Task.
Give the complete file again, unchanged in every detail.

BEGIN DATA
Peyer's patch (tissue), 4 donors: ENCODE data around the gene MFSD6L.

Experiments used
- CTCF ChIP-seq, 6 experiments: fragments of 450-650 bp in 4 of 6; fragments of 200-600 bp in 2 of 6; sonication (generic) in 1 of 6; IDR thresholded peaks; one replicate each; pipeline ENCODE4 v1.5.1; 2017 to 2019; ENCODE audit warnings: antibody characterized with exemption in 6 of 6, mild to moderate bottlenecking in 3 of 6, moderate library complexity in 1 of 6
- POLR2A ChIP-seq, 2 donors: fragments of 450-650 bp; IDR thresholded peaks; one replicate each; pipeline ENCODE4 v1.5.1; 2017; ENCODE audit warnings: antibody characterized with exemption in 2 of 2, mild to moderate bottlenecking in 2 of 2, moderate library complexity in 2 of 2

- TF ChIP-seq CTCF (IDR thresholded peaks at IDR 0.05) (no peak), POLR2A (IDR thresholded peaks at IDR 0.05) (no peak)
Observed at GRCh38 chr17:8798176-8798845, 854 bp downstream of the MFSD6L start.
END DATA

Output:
Peyer's patch (tissue), 4 donors: ENCODE data around the gene MFSD6L.

Experiments used
- CTCF ChIP-seq, 6 experiments: fragments of 450-650 bp in 4 of 6; fragments of 200-600 bp in 2 of 6; sonication (generic) in 1 of 6; IDR thresholded peaks; one replicate each; pipeline ENCODE4 v1.5.1; 2017 to 2019; ENCODE audit warnings: antibody characterized with exemption in 6 of 6, mild to moderate bottlenecking in 3 of 6, moderate library complexity in 1 of 6
- POLR2A ChIP-seq, 2 donors: fragments of 450-650 bp; IDR thresholded peaks; one replicate each; pipeline ENCODE4 v1.5.1; 2017; ENCODE audit warnings: antibody characterized with exemption in 2 of 2, mild to moderate bottlenecking in 2 of 2, moderate library complexity in 2 of 2

- TF ChIP-seq CTCF (IDR thresholded peaks at IDR 0.05) (no peak), POLR2A (IDR thresholded peaks at IDR 0.05) (no peak)
Observed at GRCh38 chr17:8798176-8798845, 854 bp downstream of the MFSD6L start.